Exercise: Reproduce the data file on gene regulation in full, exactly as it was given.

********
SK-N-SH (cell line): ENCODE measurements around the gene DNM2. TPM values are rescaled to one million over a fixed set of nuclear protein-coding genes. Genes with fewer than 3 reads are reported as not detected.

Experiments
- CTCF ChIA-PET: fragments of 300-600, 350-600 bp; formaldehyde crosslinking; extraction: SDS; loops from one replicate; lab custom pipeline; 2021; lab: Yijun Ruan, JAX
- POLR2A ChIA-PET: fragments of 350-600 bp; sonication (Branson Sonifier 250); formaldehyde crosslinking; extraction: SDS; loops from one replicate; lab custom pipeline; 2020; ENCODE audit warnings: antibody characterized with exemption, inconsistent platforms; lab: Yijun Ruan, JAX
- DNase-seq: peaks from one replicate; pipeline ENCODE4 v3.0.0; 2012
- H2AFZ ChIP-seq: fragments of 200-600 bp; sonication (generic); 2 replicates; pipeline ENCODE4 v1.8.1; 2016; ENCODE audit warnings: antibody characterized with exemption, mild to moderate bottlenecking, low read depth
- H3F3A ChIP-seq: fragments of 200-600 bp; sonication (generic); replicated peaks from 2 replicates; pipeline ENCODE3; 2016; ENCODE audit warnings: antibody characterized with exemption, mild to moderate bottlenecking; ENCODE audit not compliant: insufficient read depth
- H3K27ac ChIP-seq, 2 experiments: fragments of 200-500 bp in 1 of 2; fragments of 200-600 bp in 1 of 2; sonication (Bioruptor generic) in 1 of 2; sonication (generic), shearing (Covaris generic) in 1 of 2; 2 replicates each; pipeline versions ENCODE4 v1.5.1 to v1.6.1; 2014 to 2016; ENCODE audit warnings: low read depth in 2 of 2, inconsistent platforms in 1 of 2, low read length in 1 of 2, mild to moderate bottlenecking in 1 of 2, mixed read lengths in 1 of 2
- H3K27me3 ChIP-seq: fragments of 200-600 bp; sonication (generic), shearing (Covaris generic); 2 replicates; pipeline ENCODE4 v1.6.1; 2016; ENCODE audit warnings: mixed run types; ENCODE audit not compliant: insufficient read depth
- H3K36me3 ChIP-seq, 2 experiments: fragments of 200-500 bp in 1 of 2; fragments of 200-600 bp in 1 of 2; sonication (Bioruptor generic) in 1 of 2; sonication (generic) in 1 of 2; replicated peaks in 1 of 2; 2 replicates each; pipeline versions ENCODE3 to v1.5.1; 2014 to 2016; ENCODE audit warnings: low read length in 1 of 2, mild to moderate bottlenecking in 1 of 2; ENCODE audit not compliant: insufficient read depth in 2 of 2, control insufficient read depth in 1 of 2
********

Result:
SK-N-SH (cell line): ENCODE measurements around the gene DNM2. TPM values are rescaled to one million over a fixed set of nuclear protein-coding genes. Genes with fewer than 3 reads are reported as not detected.

Experiments
- CTCF ChIA-PET: fragments of 300-600, 350-600 bp; formaldehyde crosslinking; extraction: SDS; loops from one replicate; lab custom pipeline; 2021; lab: Yijun Ruan, JAX
- POLR2A ChIA-PET: fragments of 350-600 bp; sonication (Branson Sonifier 250); formaldehyde crosslinking; extraction: SDS; loops from one replicate; lab custom pipeline; 2020; ENCODE audit warnings: antibody characterized with exemption, inconsistent platforms; lab: Yijun Ruan, JAX
- DNase-seq: peaks from one replicate; pipeline ENCODE4 v3.0.0; 2012
- H2AFZ ChIP-seq: fragments of 200-600 bp; sonication (generic); 2 replicates; pipeline ENCODE4 v1.8.1; 2016; ENCODE audit warnings: antibody characterized with exemption, mild to moderate bottlenecking, low read depth
- H3F3A ChIP-seq: fragments of 200-600 bp; sonication (generic); replicated peaks from 2 replicates; pipeline ENCODE3; 2016; ENCODE audit warnings: antibody characterized with exemption, mild to moderate bottlenecking; ENCODE audit not compliant: insufficient read depth
- H3K27ac ChIP-seq, 2 experiments: fragments of 200-500 bp in 1 of 2; fragments of 200-600 bp in 1 of 2; sonication (Bioruptor generic) in 1 of 2; sonication (generic), shearing (Covaris generic) in 1 of 2; 2 replicates each; pipeline versions ENCODE4 v1.5.1 to v1.6.1; 2014 to 2016; ENCODE audit warnings: low read depth in 2 of 2, inconsistent platforms in 1 of 2, low read length in 1 of 2, mild to moderate bottlenecking in 1 of 2, mixed read lengths in 1 of 2
- H3K27me3 ChIP-seq: fragments of 200-600 bp; sonication (generic), shearing (Covaris generic); 2 replicates; pipeline ENCODE4 v1.6.1; 2016; ENCODE audit warnings: mixed run types; ENCODE audit not compliant: insufficient read depth
- H3K36me3 ChIP-seq, 2 experiments: fragments of 200-500 bp in 1 of 2; fragments of 200-600 bp in 1 of 2; sonication (Bioruptor generic) in 1 of 2; sonication (generic) in 1 of 2; replicated peaks in 1 of 2; 2 replicates each; pipeline versions ENCODE3 to v1.5.1; 2014 to 2016; ENCODE audit warnings: low read length in 1 of 2, mild to moderate bottlenecking in 1 of 2; ENCODE audit not compliant: insufficient read depth in 2 of 2, control insufficient read depth in 1 of 2